Samsung SyncMaster 943N
The SyncMaster 943N is the junior model in Samsung’s new series that comes to replace the popular 940 line-up. The 943 series is meant to be practical, with a minimum of design extravaganza. It is going to be appreciated by professionals who don’t want to have any shiny and glossy things on their work desk.
There is nothing particularly interesting about the specifications. The viewing angles are wide (for a TN matrix) and the contrast ratio is high. The monitor also supports dynamic contrast with an eightfold brightness adjustment range. Response time compensation is the only technology missing here but that’s normal considering the non-gaming targeting of the 943N.
The monitor has a compact, neat and appealing case. The plastic of the case and the matrix are both lusterless. This model is available in two colors: with a black or silver front panel. I guess the black version looks better but some people may prefer silver which resembles the exterior design of the 940 series.
The stand has become more elegant. Its functionality varies as indicated by the model code. If the model code ends in AKSB or AKBB (the case color is silver and black, respectively), the stand is simpler, allowing to adjust the tilt of the screen and rotate the monitor around the vertical axis. If the model code ends in AESB or AEBB, the stand is more functional although resembles the older version. Besides the adjustment options available in the simpler stand, it allows to change the height of the screen and pivot the latter into portrait mode. The portrait mode isn’t very useful with a TN matrix, though. The vertical viewing angles of TN matrixes are too narrow to ensure comfort in portrait mode when they become horizontal angles. The monitor costs somewhat more with the more functional stand, of course. I think it’s good that the user has the option of such choice with an inexpensive product.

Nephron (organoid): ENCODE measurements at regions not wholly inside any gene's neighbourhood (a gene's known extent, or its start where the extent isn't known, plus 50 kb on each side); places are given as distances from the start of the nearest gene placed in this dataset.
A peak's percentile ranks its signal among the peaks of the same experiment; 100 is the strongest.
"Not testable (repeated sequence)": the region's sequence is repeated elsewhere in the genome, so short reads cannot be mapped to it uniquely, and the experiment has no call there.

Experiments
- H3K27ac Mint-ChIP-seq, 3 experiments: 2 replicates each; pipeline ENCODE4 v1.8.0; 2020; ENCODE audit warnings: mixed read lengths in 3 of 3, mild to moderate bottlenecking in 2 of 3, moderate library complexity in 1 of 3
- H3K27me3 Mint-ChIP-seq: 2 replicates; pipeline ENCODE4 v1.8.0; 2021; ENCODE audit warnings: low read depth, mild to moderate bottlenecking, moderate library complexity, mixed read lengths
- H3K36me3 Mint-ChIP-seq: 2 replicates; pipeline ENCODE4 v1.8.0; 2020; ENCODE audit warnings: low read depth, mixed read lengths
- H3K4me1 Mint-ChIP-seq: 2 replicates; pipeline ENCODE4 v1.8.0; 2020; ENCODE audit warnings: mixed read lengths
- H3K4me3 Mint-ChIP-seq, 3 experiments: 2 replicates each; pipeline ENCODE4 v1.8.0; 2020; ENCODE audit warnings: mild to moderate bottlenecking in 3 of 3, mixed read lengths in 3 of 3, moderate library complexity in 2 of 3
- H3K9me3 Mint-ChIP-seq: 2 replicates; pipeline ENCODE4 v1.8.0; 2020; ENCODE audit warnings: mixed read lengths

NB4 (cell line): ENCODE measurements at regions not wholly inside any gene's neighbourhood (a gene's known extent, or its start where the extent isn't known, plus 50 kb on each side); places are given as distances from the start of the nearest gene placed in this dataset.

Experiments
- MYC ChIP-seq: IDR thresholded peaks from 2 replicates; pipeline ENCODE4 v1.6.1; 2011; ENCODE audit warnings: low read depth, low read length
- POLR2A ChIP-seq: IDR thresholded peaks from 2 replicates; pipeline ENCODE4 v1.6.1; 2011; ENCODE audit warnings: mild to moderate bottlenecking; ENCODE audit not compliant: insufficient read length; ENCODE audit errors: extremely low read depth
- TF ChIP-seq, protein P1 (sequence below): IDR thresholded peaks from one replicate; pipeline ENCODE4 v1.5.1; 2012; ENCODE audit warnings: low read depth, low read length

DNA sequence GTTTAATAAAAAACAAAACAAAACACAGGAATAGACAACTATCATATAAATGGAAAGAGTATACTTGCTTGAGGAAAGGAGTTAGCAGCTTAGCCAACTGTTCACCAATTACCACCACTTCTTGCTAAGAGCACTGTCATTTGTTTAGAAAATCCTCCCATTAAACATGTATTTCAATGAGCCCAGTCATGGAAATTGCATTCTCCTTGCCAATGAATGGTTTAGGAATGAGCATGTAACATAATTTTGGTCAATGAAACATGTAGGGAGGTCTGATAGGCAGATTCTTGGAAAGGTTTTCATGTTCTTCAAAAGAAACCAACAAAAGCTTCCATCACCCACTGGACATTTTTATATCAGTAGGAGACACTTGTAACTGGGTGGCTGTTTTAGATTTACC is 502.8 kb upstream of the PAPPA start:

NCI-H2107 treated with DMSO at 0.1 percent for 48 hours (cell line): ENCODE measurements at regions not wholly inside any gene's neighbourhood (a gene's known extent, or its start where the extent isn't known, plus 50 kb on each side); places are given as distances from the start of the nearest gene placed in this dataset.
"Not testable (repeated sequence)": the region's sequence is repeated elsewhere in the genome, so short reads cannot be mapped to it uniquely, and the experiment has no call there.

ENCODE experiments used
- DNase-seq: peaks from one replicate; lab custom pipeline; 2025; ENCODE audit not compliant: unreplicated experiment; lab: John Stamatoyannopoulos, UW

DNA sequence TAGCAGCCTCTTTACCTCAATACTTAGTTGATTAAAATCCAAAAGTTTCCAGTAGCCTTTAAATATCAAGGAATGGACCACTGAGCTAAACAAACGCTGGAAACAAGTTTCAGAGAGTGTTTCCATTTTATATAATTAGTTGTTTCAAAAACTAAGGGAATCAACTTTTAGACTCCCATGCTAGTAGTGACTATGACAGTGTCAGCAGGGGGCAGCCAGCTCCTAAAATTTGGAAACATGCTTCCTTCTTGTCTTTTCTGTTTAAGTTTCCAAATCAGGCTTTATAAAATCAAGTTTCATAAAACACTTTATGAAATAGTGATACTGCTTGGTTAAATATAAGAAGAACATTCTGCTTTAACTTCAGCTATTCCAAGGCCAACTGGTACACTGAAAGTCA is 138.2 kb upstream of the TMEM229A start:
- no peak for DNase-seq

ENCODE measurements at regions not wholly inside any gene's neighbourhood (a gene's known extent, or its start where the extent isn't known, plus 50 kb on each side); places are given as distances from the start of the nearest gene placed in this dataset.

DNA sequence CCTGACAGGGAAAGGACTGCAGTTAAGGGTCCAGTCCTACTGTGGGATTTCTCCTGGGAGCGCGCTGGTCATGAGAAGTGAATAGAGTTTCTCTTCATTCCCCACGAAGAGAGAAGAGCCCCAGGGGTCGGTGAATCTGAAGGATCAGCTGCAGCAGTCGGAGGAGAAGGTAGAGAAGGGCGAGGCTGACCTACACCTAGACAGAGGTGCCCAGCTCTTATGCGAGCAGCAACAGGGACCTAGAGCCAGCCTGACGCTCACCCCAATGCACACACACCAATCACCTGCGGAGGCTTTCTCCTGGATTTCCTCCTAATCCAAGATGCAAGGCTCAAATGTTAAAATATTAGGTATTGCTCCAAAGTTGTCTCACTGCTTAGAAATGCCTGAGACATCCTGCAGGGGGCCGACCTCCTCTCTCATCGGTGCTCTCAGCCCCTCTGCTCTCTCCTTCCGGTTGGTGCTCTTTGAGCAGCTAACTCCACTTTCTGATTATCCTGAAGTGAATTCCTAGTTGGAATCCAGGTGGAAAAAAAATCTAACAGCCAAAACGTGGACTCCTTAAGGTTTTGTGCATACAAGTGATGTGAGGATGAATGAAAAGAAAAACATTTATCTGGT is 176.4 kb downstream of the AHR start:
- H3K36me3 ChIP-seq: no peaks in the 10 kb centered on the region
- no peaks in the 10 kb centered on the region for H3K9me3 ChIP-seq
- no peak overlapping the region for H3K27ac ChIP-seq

If you want to wall-mount the monitor, for example, you can replace its native stand with a VESA-compatible mount. You may want to buy the cheaper version of the monitor if you plan to do so.
Unfortunately, Samsung’s monitors with the letter N in the model name lack a digital interface. There is only an analog input here. I didn’t notice any problems with image sharpness, though.
The power adapter is integrated into the case like in most other modern monitors.
Samsung’s new series features touch-sensitive buttons. The buttons are as many and placed in the same manner as in previous models from this brand but you don’t have to press them now. Just touch them softly with your finger. The buttons respond correctly to every touch without misses or false responses. A quick sequence of touches is also processed correctly. There is a soft blue LED indicating power to the right of the buttons.
Quick access is provided to the auto-adjustment feature, to the brightness setting and to choosing a MagicBright mode. The button that used to select MagicBright modes in Samsung’s previous models can now be redefined in the monitor’s menu. Besides switching the MagicBright modes, it can now switch Color Effect and MagicColor modes. Color Effect is a new discoloring feature available in this series. A sepia-colored image looks funny, but I don’t think this feature has much practical value.
Except for the above-mentioned changes, the menu is the same as Samsung’s monitors have had for years. It is clear, handy and easy to use.
The monitor has 100% brightness and 75% contrast by default. I achieved a 100nit level of white by lowering both settings to 52%. Color gradients are reproduced correctly at any settings. Darks are also displayed properly. Lights become indistinguishable when you increase the level of contrast above the default one. The monitor regulates its brightness by means of backlight modulation at a frequency of 356Hz.